GM: I’ll bet you must have been pinching yourself thinking, “When I was a teenager hearing all those great early records, I never in my wildest dreams could have imagined even just meeting The Everly Brothers, let alone having a chance to work with them as a peer.”

JS: For sure! I had more than one occasion to pinch myself. There was one particular time when Paul was not happy about all of the bickering that was going on between them. He said, “Don, you take one mic. Phil, you take the other one, and John, you just sit in the middle and do your guitar part.” So, I’m just sitting there quietly between them as kind of a peacemaker pounding away on my guitar, while they’re both singing a song I wrote specially for them. I’ll tell you, it was better than any childhood dream I could have possibly conjured up.

GM: What else do you remember from that period that was so special?

JS: Well, after a few days at my house, whereby Fritz Richmond, the famous tub and jug player from the Jim Kweskin band, came over to jam with us, Paul was able to convince Don and Phil to go to Elektra’s studio in Los Angeles for the actual recording sessions. There they hooked up with all these great musicians they knew as pals. I couldn’t believe I was actually in the same room with Buddy Emmons! It was just a remarkable experience.

GM: Let’s get back to the Everlys’ early records, which I know you’re very familiar with.

JS: A lot of people think they were using two J-200s on those records, but I’ve heard that it was actually a big Martin and an advanced Jumbo. Maybe one of them had been Ike Everly’s instrument. After awhile they did start using J-185s, a still curvaceous type of Gibson, but one size down from the J-200, which they eventually abandoned for some reason. I don’t know why they did that, but those guitars with the stars and stuff, became known as the Everly Brothers model.

GM: Were there any special tunings used on those early tracks?

JS: Yes. For one thing, what you’re hearing on the records are two completely different tunings. The two guitars, which were both very large-bodied, slope-shoulder guitars, had one tuned conventionally, and the other was tuned to the chord. That way one would be open, then on the fifth fret where you’re playing all six strings across the board, you’re getting the benefits harmonically out of those two tunings, which made it more dense. It was an important part of what made that remarkable Everly Brothers sound.

GM: How important do you think Chet Atkins was to those early records as both a guitarist and producer?

JS: You have to remember, at the time I had no idea who Chet Atkins was. I didn’t know it was him playing those little licks that were coming on those records like “All I Have to Do Is Dream.” Nobody but Chet could have made those vibrato sounds that were very special. That Gretsch shimmer. You can just tell it’s a Gretsch pickup. I think just the combination of his skills as an instrumentalist, plus the clarity and precision of his production was a bigger element than all of us might be willing to admit.

GM: When the Everlys toured with Simon & Garfunkel in 2003 and 2004 as part of their “Old Friends” tour, Art said he observed very closely the vocal interplay between Don and Phil, and agreed with something Graham Nash said…that their growing up together, sleeping in the same bedroom as kids, and singing with each other since they were around three or four years old, plus similar DNA, created a kind of telepathy that only brothers could have. Did you experience anything similar when you worked with them?

JS: That’s really a very good simile. When I had the chance to watch the brothers up close singing when we were recording at Elektra’s studio, Phil’s concentration was so complete, his eyes would almost literally cross from the intensity of trying to stay in perfect sync with Don. Me being so close, I started thinking, “Oh, yeah. I’m getting the real thing now!” When I got to work with Phil on a solo album, I had the wonderful thrill of getting to know him a little more. Don, I have to say, was a little harder to get to know. Phil was just a pure joy to work with. Me and Graham had the same experience of seeing just how hard he’d be trying to duplicate your lead. It was all just a part of what the Everlys’ magic was all about.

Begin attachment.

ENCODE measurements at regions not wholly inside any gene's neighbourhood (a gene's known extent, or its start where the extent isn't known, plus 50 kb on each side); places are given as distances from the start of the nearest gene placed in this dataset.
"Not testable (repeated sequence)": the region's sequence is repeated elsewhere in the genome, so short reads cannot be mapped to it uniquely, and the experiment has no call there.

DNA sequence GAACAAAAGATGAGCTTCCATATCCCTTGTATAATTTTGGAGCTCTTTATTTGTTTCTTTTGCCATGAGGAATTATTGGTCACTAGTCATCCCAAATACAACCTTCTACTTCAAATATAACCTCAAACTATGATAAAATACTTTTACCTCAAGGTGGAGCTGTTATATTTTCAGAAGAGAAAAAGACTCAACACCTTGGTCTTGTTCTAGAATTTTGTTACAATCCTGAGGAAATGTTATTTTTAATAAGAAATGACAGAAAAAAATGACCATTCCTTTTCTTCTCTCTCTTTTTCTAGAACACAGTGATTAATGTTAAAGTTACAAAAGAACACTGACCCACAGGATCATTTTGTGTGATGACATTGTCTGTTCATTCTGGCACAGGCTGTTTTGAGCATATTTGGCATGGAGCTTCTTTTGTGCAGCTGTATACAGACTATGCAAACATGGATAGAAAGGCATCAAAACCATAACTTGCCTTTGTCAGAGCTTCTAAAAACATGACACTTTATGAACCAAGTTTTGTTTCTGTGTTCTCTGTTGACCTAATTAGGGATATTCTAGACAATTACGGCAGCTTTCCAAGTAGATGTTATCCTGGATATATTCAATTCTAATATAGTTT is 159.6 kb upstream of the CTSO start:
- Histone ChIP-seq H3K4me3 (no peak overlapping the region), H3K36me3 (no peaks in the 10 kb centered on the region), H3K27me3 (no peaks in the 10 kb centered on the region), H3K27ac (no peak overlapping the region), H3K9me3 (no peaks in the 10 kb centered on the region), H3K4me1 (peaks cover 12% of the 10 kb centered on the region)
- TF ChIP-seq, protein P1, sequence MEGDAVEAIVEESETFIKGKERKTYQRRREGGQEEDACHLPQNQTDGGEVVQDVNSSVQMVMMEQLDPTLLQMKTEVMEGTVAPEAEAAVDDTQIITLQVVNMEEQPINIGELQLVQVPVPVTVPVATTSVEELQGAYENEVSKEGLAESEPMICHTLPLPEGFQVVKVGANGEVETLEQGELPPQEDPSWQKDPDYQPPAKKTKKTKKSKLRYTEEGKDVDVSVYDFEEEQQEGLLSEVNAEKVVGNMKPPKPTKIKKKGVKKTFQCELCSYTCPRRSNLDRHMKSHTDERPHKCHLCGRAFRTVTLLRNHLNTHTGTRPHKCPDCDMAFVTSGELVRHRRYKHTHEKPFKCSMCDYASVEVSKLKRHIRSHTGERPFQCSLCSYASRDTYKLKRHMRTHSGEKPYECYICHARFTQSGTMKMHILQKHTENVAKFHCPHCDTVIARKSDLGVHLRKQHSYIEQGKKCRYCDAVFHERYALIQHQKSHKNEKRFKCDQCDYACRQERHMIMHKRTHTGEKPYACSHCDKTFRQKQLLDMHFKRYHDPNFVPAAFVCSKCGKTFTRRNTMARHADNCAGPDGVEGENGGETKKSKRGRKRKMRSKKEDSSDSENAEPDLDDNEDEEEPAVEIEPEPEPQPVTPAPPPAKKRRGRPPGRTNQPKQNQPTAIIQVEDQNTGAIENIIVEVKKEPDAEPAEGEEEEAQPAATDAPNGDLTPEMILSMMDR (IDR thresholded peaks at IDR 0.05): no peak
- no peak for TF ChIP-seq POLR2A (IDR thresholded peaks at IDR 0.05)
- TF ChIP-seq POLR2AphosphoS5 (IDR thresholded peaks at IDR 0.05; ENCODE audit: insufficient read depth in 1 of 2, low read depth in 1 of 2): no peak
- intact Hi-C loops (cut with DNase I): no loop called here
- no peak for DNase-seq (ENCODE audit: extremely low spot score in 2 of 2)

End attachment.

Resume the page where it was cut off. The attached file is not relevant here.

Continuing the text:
GM: I’m sure you have many, but what would be your very favorite Everly Brothers records?

JS: Well, “Bye Bye Love” because it was the first one I heard, plus the miracle of discovering those two voices and two guitar styles. “Wake Up Little Susie” certainly, and “Walk Right Back.” I just loved the melody and thought it was a really good song. Also, “Bird Dog” because of those scrubbing rhythm guitar styles that if you were a kid, you hadn’t even thought of approaching a guitar with that much force. (laughs) I think it’s Don’s guitar that is really in the forefront.

GM: Why do you think the Everlys’ American hits dried up after 1962? It wasn’t just because of Beatlemania and the whole British Invasion as many people assume. That didn’t happen until two years later.

JS: Losing the services of Felice and Boudleaux Bryant was a big misstep, but if there was anything that was mostly responsible for killing their popularity, it was because those harmonies were heavily recycled by others. Their sound got translated across the ocean, plus there was a whole new musical thing going on in the ’60s that just blotted out most of the artists that influenced it.

GM: What would you say the Everly Brothers’ greatest legacy will be when people read about them many years from now?

JS: Their greatest legacy has got to be showing the world the incredible capabilities of sibling harmony. Yes, people may have heard that before, but it was mostly in sister groups where there were more than two sisters. That sound was completely new to rock and roll, and copied by so many guys my age. Of course, also hearing the force of those guitars. People had never heard big, nasty acoustic guitar sounds like that. That must have been a production decision by Archie Bleyer who owned Cadence Records, and it obviously worked.